From 1850-1858, Wilkesboro’s Calvin Cowles sold 180,000 pounds of dried roots, herbs, seeds, leaves, flowers, and barks to the growing botanical pharmaceutical industry. The Shakers and Tilden & Company were his two largest and most consistent buyers, each purchasing some 40,000 pounds of crude drugs. While this sum might not seem too high, it should be noted that it took thousands of lobelia seeds, for example, to reach one pound. He developed a lasting friendship with Edward Fowler, the Shaker agent in charge of the herb business at New Lebanon. Every spring, Fowler and Tilden sent Cowles orders for roots and herbs—1000 pounds of wild ginger root, 500 pounds of ladies slipper root, and 1000 pounds of lobelia herb, for example—and Cowles sent out price lists to country stores primarily in Watauga and Ashe Counties. Rural customers brought in bags full of various roots on the list and traded them for fabric, powder, knives, books, coffee, and even cornmeal, and the storekeepers took the roots and herbs by wagon over the Blue Ridge to Cowles’s. Cowles, in turn, paid them in goods that he procured from commission merchants in New York, Philadelphia, and Baltimore, and the storekeepers took them back to their stores and sold them. And all of this was made possible by the trends in medical therapeutics toward botanical medicine and the efforts of the Shakers and Tilden & Company of New Lebanon.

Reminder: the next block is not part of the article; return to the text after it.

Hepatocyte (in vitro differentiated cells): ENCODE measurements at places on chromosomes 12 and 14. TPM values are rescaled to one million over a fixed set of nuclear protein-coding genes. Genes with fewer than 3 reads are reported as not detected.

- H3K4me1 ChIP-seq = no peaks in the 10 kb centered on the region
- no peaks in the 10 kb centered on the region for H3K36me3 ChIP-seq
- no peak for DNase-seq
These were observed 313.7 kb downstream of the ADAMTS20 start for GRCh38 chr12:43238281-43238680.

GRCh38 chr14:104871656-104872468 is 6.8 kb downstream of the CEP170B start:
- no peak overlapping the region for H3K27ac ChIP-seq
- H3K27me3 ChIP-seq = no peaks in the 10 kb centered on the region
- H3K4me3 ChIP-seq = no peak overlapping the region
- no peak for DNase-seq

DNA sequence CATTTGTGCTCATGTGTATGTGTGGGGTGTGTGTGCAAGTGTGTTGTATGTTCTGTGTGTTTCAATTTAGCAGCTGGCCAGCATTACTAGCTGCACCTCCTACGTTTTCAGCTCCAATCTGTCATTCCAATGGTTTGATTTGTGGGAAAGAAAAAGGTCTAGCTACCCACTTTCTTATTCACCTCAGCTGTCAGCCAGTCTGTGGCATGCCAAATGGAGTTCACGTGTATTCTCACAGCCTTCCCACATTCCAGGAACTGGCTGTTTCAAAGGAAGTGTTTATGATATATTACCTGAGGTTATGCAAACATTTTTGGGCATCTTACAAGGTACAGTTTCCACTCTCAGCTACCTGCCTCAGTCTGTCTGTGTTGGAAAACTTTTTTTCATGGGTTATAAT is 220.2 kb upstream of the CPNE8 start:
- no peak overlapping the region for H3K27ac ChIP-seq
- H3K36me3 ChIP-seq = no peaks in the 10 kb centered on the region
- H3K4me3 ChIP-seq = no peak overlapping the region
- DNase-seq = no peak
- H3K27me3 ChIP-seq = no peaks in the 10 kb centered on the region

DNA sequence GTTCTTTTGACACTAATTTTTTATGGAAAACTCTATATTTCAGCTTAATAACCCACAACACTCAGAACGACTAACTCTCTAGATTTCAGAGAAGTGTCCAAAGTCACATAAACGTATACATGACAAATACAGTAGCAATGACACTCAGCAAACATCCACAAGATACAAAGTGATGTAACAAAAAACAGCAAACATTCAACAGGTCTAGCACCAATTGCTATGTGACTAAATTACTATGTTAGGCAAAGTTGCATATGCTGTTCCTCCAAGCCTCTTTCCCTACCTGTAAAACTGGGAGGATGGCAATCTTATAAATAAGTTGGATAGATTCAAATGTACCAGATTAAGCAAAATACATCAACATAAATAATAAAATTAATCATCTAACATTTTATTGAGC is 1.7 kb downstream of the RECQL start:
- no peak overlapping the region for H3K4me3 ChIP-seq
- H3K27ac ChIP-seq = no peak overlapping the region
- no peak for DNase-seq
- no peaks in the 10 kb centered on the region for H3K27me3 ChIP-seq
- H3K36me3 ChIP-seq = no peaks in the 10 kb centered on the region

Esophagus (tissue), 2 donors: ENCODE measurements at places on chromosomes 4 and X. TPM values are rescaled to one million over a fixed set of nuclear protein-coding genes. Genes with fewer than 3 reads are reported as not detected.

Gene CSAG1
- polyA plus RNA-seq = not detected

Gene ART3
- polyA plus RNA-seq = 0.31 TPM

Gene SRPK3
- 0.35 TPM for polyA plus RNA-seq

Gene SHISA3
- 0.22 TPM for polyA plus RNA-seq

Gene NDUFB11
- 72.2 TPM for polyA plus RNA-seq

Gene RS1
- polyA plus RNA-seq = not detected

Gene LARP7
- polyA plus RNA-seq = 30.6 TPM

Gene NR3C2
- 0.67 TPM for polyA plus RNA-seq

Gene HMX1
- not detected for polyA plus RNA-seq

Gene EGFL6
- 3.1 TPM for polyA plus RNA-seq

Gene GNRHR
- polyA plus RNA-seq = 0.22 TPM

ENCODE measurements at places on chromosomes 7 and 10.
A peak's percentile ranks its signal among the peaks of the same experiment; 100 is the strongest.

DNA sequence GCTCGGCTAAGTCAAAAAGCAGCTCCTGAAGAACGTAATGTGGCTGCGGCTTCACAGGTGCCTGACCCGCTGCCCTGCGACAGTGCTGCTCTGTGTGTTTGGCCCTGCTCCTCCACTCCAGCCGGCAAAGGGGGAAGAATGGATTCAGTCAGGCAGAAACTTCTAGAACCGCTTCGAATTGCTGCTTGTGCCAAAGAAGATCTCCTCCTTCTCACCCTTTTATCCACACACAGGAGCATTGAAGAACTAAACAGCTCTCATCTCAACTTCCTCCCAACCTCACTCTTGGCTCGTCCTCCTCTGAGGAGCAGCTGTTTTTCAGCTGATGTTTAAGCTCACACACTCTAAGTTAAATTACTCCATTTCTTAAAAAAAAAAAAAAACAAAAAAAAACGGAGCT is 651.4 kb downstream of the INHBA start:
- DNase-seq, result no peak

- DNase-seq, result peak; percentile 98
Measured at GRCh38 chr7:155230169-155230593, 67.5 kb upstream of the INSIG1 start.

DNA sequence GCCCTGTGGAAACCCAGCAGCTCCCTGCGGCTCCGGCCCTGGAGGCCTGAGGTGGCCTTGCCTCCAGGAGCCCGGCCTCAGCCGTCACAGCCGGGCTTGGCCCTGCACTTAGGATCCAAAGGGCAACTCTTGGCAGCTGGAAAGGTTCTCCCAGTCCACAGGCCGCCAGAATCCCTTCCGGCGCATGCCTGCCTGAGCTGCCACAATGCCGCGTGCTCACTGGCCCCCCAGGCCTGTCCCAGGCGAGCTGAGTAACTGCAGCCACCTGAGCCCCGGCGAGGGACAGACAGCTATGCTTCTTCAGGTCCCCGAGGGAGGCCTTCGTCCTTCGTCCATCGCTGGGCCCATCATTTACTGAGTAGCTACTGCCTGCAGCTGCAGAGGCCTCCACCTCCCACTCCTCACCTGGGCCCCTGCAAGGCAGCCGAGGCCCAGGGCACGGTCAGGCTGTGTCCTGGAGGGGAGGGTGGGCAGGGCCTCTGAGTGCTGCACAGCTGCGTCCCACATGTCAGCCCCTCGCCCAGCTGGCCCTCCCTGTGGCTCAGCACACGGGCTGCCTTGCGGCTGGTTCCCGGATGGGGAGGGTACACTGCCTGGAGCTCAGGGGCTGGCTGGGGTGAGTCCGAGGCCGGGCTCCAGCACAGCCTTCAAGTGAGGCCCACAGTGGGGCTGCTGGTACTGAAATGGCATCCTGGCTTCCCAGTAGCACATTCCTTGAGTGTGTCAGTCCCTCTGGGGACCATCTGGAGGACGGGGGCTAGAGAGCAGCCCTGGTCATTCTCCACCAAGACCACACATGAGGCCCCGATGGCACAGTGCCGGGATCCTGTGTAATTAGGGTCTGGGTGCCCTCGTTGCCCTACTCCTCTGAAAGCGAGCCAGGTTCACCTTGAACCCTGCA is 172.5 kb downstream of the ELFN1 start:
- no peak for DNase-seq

The Shakers’ herb business declined precipitously after the Civil War when dozens of new and very large corporations entered the drug-making business and pharmaceutical production moved away from botanicals. One of the last preparations the Shakers sold was Dr. Norwood’s Tincture, made from American Hellebore (Veratrum viride) to treat pneumonia. Today, you can still visit the Shaker herb gardens in places like Pleasant Hill, Kentucky, although the communities are no longer functioning. Their gardens are peaceful, picturesque places, where visitors can go and ponder the costs and benefits of communal self-sufficiency, but these gardens do little to suggest their role in the creation of national drug markets.
 For more on the Shaker herb business and Shaker history, see Edward D. Andrews, The Community Industries of the Shakers, New York State Museum Handbook 15 (Albany, NY: THe University of the State of New York, 1933); Amy Bess Williams Miller, Shaker Herbs: A History and a Compendium, 1st ed (New York: C. N. Potter : distributed by Crown Publishers, 1976); Stephen J. Stein, The Shaker Experience in America: A History of the United Society of Believers, 1. Dr. (New Haven: Yale Univ. Press, 1992).
 C. S. Rafinesque, Medical Flora; Or; Manual of the Medical Botany of the United States of North America. (Philadelphia: Atkinson & Alexander, 1828), 17.